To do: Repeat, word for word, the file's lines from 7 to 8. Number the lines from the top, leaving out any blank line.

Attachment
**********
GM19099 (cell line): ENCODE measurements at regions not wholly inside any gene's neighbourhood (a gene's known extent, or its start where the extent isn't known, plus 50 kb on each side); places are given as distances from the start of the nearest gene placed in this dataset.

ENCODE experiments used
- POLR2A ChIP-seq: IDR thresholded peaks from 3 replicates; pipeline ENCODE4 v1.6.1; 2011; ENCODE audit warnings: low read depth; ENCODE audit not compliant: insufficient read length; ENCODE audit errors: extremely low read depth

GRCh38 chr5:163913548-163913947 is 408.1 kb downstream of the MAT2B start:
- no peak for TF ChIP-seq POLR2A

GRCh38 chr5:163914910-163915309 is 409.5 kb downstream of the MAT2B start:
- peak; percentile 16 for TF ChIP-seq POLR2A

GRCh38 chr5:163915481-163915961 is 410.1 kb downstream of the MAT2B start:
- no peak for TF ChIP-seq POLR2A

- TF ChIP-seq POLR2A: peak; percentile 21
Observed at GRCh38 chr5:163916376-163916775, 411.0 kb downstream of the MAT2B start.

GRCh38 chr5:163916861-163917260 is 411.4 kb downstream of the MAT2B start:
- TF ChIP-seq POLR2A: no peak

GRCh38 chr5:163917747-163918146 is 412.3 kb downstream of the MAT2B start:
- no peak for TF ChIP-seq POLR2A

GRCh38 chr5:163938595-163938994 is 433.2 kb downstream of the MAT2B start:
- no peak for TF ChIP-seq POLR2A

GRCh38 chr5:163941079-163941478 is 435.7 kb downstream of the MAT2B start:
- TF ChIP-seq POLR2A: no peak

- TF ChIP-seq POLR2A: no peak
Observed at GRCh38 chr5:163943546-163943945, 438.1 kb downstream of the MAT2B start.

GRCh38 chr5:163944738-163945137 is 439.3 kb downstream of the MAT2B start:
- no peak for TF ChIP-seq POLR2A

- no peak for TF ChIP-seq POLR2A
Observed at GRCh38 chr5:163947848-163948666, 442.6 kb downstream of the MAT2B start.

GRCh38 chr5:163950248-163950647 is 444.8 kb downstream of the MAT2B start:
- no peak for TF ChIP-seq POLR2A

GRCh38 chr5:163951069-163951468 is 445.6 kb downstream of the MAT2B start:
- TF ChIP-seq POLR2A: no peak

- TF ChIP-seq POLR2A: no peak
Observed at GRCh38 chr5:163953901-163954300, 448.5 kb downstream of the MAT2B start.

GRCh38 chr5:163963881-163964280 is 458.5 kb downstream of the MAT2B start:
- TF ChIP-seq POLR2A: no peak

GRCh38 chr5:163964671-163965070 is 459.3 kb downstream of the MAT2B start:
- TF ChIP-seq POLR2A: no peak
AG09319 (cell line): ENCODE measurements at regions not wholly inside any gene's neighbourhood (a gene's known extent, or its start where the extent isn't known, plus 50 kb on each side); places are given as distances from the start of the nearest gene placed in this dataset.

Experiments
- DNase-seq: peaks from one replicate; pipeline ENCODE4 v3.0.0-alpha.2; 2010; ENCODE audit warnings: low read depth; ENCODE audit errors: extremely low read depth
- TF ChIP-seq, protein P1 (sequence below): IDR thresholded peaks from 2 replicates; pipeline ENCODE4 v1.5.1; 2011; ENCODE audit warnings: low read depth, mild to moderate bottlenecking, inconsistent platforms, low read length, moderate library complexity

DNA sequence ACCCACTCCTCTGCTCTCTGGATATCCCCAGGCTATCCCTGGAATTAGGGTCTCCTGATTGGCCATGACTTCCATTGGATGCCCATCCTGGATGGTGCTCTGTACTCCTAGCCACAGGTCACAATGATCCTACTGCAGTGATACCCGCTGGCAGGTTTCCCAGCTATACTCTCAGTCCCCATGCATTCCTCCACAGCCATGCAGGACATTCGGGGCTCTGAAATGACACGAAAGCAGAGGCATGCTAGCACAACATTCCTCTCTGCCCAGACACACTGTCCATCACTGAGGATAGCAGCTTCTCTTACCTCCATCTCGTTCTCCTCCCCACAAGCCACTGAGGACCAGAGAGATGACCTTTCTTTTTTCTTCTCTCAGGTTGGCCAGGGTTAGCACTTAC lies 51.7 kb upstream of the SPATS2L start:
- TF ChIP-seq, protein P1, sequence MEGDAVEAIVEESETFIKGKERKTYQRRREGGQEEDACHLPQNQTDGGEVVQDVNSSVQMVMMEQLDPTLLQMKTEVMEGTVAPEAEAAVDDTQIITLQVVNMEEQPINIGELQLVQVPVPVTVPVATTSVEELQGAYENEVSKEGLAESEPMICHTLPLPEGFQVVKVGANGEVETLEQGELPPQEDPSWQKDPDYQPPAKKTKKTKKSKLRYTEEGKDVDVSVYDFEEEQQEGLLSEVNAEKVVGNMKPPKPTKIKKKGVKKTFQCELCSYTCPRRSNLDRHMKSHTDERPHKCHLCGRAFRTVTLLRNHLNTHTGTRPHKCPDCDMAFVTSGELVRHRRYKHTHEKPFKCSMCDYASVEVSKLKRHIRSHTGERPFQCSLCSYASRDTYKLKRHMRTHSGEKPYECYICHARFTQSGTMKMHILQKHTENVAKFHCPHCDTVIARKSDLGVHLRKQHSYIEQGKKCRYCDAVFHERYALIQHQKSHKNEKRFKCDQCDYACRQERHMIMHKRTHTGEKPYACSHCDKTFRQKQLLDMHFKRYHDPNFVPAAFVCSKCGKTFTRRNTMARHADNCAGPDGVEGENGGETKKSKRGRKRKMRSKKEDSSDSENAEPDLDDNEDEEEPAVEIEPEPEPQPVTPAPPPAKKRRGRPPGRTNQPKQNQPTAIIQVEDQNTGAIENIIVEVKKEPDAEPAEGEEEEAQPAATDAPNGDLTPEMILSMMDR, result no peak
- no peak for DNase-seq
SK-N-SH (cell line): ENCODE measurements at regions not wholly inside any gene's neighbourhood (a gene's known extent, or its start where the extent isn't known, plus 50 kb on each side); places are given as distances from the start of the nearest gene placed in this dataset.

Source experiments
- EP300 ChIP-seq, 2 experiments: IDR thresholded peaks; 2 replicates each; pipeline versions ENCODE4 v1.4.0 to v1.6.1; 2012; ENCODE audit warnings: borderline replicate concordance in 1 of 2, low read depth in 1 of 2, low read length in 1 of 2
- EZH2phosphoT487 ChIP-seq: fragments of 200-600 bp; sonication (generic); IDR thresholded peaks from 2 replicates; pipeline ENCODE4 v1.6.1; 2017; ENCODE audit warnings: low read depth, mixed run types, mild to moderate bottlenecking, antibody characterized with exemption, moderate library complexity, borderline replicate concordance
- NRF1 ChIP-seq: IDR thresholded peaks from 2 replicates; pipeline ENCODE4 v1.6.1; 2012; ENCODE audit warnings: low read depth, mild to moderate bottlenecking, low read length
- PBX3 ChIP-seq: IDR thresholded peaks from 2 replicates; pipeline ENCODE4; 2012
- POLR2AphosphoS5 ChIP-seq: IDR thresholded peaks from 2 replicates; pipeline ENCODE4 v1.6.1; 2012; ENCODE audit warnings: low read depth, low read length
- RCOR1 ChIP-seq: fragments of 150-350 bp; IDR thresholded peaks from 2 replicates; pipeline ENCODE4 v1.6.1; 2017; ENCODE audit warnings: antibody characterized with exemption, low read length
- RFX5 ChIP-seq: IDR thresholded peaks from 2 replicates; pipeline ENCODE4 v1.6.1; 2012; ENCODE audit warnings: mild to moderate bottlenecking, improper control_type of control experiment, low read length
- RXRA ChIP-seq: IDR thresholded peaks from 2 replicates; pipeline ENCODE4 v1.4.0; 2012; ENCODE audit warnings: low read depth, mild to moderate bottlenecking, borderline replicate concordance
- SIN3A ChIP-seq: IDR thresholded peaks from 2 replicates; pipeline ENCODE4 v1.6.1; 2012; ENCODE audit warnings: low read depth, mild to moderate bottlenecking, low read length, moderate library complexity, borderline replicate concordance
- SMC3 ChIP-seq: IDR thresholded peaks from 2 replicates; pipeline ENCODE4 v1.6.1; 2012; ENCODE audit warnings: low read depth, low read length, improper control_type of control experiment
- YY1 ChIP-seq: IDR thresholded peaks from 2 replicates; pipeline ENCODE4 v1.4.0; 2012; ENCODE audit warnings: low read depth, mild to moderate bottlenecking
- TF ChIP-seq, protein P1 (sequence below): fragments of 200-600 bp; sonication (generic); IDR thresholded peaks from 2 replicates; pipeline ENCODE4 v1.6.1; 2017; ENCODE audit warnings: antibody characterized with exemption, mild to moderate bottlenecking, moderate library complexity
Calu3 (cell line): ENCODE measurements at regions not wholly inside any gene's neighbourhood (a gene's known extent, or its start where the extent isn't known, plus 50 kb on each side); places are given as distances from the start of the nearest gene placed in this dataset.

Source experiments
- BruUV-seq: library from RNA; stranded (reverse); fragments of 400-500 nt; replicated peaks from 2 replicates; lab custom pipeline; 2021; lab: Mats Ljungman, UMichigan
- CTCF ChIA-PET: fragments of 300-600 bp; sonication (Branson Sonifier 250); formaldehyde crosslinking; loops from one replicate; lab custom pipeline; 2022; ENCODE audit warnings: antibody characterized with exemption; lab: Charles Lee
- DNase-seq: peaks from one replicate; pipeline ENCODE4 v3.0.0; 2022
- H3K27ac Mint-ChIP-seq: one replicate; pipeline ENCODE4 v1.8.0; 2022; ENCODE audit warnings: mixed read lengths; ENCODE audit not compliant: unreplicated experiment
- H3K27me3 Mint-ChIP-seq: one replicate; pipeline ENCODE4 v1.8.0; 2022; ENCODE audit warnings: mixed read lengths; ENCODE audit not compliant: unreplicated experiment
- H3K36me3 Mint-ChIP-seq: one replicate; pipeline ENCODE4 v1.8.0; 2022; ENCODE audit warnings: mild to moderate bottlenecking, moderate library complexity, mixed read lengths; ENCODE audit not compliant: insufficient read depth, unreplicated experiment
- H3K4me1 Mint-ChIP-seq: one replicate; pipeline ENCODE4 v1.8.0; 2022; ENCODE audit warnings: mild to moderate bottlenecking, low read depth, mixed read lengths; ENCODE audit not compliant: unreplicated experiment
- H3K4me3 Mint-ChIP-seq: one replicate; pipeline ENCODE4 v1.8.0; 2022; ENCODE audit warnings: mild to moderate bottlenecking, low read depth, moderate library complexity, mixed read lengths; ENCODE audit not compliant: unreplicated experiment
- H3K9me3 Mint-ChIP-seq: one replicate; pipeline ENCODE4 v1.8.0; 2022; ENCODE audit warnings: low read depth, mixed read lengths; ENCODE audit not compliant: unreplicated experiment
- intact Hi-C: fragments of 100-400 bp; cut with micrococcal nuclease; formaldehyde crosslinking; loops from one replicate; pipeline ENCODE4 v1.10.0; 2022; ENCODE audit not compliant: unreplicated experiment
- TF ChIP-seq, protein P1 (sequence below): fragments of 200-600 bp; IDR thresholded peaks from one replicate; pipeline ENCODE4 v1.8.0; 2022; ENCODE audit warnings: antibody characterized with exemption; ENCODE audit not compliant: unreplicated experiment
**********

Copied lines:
- peak; percentile 16 for TF ChIP-seq POLR2A

GRCh38 chr5:163915481-163915961 is 410.1 kb downstream of the MAT2B start: